Council approves new fee increases for city services

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It will soon cost you more to buy a city of Seal Beach parking permit. Same goes for paying for a pet license. And get ready to pay a $3.50 transaction fee to use a credit card to pay for a city service or bill.

These are just a few of the fee increases that are part of the Cost Recovery Schedule unanimously adopted by the Seal Beach City Council at the June 11 council meeting. Most of the fee hikes take effect July 1.

“We can no longer be afraid to charge the actual full cost of providing the service,” City of Seal Beach Finance Director Vikki Beatley said when presenting the new fees to council members for consideration.

She prefaced that by saying there is a sentiment that government needs to be run more like a business and in order to accomplish that the city needs to charge what it costs to provide services.

“Fortunately, there’s no profit motive in government, so we cannot charge any more than the reasonable cost for providing the service,” Beatley said.

One example Beatley brought up was false alarm fees. When a residential or business alarm sounds, two Seal Beach Police officers are regularly dispatched. Right now, residents and businesses are not charged for the first or second false alarm. The third false alarm penalty was $55, which Beatley said didn’t even cover the cost for having one officer respond. As a result, the penalty for a third false alarm was increased to $120.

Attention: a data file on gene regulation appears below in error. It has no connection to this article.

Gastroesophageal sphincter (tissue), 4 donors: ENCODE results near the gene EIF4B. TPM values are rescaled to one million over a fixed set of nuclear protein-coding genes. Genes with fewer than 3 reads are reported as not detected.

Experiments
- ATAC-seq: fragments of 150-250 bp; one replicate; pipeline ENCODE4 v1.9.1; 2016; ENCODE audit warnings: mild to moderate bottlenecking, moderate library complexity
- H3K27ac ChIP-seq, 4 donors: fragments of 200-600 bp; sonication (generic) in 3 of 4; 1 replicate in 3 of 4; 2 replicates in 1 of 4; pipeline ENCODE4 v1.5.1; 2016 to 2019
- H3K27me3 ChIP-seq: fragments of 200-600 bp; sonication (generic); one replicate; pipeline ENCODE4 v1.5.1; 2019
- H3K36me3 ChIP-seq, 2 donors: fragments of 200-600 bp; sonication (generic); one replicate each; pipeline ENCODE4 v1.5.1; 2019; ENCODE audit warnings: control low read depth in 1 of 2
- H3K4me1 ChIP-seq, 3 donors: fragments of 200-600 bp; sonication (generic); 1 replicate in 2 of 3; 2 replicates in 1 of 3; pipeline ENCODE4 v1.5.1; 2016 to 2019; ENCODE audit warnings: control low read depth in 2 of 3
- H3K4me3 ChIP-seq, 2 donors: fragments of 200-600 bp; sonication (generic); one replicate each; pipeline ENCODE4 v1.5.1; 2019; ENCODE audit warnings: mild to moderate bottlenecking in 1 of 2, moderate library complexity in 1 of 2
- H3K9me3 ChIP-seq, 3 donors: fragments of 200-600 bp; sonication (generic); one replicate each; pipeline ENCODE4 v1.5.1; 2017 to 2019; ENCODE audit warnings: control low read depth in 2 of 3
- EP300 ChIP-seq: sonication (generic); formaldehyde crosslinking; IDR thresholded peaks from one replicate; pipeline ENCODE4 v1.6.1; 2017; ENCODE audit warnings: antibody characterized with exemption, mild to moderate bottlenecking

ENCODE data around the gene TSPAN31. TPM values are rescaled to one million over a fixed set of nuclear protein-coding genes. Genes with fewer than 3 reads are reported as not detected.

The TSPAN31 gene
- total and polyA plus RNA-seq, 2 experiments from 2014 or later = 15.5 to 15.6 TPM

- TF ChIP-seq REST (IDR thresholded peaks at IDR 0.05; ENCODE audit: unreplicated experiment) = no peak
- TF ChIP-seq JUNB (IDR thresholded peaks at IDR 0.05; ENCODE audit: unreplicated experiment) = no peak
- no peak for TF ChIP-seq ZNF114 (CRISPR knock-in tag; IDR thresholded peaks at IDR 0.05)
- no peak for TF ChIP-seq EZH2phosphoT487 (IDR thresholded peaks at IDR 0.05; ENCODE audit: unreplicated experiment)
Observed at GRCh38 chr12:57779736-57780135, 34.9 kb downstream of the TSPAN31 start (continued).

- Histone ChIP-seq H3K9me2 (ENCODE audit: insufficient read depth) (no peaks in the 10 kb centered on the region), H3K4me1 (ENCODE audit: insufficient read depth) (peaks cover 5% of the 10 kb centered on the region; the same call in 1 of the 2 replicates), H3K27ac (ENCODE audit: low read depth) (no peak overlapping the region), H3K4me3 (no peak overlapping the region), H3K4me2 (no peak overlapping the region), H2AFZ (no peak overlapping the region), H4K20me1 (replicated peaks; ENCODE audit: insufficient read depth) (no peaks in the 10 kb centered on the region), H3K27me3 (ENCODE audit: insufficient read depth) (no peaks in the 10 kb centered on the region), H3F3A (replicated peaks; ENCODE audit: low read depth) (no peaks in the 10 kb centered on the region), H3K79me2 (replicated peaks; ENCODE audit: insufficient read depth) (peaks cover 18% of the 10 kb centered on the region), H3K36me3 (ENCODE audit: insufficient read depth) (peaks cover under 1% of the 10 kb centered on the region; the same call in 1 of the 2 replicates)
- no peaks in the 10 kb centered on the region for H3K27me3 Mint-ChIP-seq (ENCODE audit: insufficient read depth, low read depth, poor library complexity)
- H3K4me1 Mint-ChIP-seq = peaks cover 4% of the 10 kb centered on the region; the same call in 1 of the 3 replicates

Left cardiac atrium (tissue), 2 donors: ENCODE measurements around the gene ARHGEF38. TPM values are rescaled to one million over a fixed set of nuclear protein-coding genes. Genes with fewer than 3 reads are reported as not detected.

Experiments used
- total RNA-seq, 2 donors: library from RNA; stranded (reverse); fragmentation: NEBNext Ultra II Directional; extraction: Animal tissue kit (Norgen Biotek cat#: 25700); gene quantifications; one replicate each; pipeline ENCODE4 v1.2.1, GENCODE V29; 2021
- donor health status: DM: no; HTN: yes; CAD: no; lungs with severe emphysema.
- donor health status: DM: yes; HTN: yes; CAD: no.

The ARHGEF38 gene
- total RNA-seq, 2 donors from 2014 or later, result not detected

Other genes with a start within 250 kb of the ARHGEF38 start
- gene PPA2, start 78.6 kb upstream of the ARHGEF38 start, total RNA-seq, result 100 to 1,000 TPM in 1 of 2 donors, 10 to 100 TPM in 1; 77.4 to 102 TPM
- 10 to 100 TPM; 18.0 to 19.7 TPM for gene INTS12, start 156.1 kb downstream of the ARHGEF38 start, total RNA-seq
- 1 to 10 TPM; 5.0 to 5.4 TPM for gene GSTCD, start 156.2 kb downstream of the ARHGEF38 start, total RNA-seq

Beatley estimated the new fee increases will generate around $300,000 in new revenue for the city. That increased revenue went toward helping decrease a projected budget deficit for the 2018-2019 fiscal year. The fee increases are based in part on Consumer Price Index fluctuations and “changes in staff cost” associated with delivering services, according to Beatley. “Even with these changes, many fees are still far below the cost recovery,” Beatley said.

One of the fee increases adopted is raising the daily beach parking fee from $10 to $18. But that fee hike still needs approval from the California Coastal Commission. The city tried to raise the parking fee last year but a resident told the Coastal Commission about the plan and the city was forced to submit an application for the parking rate increase to proceed. The Coastal Commission deemed the first application was incomplete. Interim Community Development Director Crystal Landavazo said she’s hoping “within the next month [staff] will have everything ready to resubmit.”

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